horse wearing a fly mask with ears and full nose coverage

Fly masks are a must for eye issues!


Uvitis, also knows as Equine Recurrent Uvitis (ERU)


  • Uvitis, is basically UV-itis, meaning that UV light from the sun causes inflammation of the eye. You may also hear this called moon blindness. This condition is called moon blindness, as it was once thought to cycle with the moon because it does come and go. This is something your horse will live with forever, and maybe it’s manageable, and maybe it gets worse over time.


  • There’s no cure for uvitis, and can lead to scars, cataracts, glaucoma, and even blindness. There are also boatloads of theories as to why this happens, but the bottom line is that it does.


  • Inside the horse’s eye, the inflammation targets the uveal tract, which is the layer of tissue between the outer layer that houses the cornea and the inner layer, which contains the retina, iris, and choroid. When this swells, the pupil gets very small due to contraction, which is also quite painful.


  • You may also see broken blood vessels, a cloud or haze over the eye, or even deposits of pus. Yes, it’s gross, and yes it can be managed. Some horses show no signs until blindness sets in.


  • Medications are often used to reduce the inflammation of uvitis. This will also dilate the pupil, which can make your horse even more sensitive to light.


  • Horses with uvitis can be helped by staying ahead of flare-ups. Some horses do best with fly masks, that can even be modified to cover the affected eye and create total darkness under the mask on that side. You may need to consider different turn out times and the best medications to use.


  • Your vet can also help you learn what to look for in your particular horse.


Cancers around the eye.



  • Skin cancers and other conditions can invade the eye area of your horse. You will likely see something growing around the edges of your horse’s eye. As with all tumors, getting them checked early is best.


  • There’s a type of cancer called squamous cell carcinoma that can happen around your horse’s eye. The third eyelid is a commonplace for it, as it the conjunctive, cornea, and even eyelids. The tumor tends to be pink, a bit lumpy, and rough to the touch, or it looks like a sore. These jerks of a cancer can easily spread deep into the eye and the tissues surrounding the eye.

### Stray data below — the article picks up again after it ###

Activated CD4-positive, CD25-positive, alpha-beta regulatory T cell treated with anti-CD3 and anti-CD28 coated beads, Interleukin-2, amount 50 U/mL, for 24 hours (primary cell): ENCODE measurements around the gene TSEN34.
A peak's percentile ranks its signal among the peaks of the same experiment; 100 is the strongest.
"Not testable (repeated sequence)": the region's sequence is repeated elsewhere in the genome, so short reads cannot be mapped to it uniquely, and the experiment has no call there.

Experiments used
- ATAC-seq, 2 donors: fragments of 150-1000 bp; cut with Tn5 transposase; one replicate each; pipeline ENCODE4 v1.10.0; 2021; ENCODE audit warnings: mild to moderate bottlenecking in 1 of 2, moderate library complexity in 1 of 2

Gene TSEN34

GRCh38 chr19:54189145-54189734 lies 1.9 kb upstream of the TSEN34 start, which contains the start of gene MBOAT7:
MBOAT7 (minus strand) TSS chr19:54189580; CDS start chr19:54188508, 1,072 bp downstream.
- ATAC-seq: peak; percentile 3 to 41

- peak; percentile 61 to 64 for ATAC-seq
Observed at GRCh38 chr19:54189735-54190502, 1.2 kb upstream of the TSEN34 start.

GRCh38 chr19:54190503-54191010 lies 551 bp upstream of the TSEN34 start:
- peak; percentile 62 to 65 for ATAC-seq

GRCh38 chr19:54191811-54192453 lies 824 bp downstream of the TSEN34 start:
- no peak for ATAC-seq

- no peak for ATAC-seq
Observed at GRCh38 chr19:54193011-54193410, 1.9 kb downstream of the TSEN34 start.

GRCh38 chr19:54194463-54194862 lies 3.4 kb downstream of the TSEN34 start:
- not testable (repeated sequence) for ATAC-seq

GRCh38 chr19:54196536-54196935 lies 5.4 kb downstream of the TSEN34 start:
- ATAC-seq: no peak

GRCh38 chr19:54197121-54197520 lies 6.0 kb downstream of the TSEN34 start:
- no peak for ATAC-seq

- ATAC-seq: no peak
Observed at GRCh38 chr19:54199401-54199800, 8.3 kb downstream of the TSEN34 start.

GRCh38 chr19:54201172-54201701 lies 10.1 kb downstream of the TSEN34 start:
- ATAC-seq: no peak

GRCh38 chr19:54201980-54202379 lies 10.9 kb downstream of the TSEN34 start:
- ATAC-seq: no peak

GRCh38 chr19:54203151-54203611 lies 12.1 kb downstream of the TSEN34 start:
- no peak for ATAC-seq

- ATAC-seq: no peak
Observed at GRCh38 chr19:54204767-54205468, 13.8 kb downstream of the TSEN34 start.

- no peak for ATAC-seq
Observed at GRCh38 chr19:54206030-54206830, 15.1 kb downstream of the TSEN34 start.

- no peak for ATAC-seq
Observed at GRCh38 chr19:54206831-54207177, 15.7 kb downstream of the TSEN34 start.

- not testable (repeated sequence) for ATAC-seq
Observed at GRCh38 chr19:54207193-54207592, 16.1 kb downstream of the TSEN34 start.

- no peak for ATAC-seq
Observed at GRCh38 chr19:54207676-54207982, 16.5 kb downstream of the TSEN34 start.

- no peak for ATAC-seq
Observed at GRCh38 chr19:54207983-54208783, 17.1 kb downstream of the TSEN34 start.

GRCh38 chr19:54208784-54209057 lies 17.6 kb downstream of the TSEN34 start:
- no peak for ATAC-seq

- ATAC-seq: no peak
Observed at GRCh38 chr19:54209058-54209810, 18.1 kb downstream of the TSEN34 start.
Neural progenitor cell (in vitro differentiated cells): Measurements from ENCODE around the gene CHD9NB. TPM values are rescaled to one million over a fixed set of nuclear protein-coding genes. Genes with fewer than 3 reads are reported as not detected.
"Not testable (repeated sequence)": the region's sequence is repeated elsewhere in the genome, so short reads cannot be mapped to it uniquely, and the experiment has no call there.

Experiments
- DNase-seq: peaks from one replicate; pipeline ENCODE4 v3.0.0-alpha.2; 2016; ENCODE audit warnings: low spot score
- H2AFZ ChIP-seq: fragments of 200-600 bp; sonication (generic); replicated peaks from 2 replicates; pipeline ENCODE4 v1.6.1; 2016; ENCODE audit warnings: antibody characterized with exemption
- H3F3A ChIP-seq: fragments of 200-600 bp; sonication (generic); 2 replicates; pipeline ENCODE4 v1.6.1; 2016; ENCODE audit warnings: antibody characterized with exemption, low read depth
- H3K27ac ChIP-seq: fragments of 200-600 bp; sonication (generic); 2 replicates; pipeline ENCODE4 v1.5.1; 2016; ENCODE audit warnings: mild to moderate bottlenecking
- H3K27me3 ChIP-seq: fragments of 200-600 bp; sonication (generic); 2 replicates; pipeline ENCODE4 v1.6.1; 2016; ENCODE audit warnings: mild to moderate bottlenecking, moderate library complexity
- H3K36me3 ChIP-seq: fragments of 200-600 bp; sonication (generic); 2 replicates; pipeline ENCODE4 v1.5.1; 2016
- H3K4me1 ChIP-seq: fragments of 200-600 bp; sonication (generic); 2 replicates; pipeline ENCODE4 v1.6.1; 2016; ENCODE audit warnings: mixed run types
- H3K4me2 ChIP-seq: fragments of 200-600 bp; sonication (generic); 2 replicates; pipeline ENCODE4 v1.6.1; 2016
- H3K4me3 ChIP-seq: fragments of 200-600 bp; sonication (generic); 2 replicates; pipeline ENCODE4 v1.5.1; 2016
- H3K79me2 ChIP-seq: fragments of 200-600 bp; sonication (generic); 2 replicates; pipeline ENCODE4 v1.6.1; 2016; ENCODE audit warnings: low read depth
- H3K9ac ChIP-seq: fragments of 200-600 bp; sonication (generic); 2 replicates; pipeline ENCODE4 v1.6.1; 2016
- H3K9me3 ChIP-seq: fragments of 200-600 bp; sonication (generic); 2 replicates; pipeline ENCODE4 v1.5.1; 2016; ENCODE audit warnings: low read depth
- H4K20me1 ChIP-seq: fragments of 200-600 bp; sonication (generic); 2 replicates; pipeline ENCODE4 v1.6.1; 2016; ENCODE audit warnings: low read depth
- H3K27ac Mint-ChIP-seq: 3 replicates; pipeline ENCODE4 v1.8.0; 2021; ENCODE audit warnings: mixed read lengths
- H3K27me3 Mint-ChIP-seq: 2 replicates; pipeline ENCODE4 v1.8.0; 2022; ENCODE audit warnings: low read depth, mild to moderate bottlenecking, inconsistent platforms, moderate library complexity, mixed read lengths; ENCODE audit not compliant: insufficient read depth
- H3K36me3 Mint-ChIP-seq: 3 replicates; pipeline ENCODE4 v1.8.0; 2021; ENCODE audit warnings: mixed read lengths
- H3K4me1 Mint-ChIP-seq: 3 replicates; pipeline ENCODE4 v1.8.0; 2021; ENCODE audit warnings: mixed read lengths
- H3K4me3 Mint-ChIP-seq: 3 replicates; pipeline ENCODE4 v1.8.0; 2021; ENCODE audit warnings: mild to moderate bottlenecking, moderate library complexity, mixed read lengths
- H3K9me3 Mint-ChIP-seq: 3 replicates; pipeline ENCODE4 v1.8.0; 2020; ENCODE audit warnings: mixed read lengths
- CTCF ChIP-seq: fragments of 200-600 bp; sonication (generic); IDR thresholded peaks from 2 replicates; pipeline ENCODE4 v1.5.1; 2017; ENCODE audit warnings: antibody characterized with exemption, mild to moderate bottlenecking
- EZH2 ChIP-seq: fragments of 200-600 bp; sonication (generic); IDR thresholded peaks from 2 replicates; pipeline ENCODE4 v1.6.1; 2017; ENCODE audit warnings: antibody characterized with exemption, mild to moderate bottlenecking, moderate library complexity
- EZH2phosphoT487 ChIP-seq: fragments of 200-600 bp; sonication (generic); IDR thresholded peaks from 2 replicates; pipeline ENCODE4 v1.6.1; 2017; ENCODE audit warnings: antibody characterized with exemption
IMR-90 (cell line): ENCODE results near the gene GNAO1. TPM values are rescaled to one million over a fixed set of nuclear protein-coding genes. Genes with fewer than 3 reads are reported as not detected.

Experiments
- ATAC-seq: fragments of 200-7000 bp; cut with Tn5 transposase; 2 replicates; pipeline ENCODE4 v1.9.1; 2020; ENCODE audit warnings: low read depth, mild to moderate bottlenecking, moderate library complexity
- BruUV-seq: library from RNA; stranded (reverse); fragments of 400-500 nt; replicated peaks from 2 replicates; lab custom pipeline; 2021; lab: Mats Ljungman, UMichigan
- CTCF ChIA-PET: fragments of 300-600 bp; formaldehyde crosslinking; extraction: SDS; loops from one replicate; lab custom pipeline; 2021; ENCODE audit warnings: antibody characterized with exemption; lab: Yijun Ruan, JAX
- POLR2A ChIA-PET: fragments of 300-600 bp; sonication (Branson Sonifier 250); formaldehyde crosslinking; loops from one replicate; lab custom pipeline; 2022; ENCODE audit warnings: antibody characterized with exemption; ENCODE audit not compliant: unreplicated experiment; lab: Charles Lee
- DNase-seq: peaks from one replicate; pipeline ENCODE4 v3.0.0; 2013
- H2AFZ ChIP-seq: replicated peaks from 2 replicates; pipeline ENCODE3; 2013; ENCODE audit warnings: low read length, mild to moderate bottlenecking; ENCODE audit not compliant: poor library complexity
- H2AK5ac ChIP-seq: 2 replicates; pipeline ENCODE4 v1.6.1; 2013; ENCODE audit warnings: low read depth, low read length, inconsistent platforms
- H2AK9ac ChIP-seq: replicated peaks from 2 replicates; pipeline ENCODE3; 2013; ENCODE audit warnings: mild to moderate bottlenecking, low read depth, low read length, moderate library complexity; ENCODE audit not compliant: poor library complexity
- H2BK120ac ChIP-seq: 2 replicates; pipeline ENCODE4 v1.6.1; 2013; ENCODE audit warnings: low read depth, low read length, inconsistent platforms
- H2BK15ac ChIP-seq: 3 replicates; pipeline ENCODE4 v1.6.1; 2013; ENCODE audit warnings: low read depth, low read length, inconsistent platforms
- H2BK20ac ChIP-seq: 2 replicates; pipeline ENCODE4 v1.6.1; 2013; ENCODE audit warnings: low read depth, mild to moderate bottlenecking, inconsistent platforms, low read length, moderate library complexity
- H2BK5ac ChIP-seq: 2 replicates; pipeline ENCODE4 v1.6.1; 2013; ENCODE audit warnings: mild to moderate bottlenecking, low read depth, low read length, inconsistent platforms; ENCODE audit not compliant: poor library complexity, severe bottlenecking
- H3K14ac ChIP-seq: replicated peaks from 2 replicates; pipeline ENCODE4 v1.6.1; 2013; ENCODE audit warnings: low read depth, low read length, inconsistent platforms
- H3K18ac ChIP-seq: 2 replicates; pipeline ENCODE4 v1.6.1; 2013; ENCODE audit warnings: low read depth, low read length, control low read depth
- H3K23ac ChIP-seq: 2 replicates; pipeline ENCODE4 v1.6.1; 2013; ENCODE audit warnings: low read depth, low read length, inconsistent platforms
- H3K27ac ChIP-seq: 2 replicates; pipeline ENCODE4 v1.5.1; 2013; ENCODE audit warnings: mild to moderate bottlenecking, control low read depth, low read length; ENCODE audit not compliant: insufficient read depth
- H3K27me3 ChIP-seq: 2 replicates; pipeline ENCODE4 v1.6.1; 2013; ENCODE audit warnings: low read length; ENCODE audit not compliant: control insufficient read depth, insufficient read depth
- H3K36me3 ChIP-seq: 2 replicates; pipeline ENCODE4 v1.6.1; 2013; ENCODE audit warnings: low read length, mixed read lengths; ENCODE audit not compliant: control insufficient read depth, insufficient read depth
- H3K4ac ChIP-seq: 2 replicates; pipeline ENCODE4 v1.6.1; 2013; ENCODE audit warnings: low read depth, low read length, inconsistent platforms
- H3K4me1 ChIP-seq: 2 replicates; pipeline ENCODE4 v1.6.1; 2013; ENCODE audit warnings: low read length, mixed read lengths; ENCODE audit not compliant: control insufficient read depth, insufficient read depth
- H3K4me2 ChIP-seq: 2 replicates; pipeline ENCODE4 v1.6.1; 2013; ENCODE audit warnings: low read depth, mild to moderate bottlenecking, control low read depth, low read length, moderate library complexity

• For horses with pink skin and pink eyelids are most at risk. UV light tends to also increase the risk of squamous cell carcinomas in horses.


  • Squamous cell carcinomas can be surgically removed, and sometimes the entire eye needs to be removed as well.


  • Melanomas, the most “famous” of gray horse tumors, can also happen in the eye area. These can be treated with oral medications in some cases, removed by a surgeon, or frozen off.


  • Sarcoids are another type of tumor that can affect your horse’s eyes. It’s believed that sarcoids have a viral component to their development. Sarcoids have a variety of treatment options, from chemical lotions to oral medications to anti-cancer drugs injected directly into the sarcoid, to surgery, and even having them frozen.


Is there more? Yes. Glaucoma.


  • This is a disease of the eye that can damage the retinal nerve, which sends the images your horse sees to his brain. Glaucoma is an increase in the pressure inside the eye, which damages the retina and the optic nerve, and can lead to blindness.


  • Some horses with uvitis will develop glaucoma as a complication, and some horses just get regular (?) glaucoma by itself. Either way, it’s painful. You can help the horse with glaucoma by using medications and perhaps exploring laser surgery options. Most eyes with glaucoma should be removed after blindness as the pain is quite great at that stage.




  • These sight stealers are a clouding of your horse’s lens. Some are tiny, and some are not. Some cause blindness, some do not. Cataracts can happen as a result of an injury, or it’s simply your horse’s genetics that create them. Uvitis can also cause cataracts.



vet giving eye exam to horse

Quick peeper check


How to tell if your horse is having vision issues.


  • Horses that are going blind or struggling with vision often move about their worlds differently. Light can be overpowering, and often the transitions between sun and shade are tricky to navigate.


  • As depth perception will change with vision loss, your horse might be nervous or confused moving around smaller spaces or through doorways. Your horse’s behavior might also be more cautious or spooky than normal, and you might see some or all of the eye starting to get cloudy.


  • If ever there was a time to memorize your horse, this is it. You need to know his normals like they are the back of your hand. Any change should be noted and discussed with your Veterinarian.


  • Here’s to hoping that your horse is obviously trying to tell you something when it comes to his eyes. Swelling, oozing, funny smells, rubbing, hair loss, weird colors, tearing up, lumps, excessive boogers, anything not normal.


  • Fly masks, low dust, daily checks, proper eye exams during routine Vet visits, and working turnouts around sun and shade can help your horse.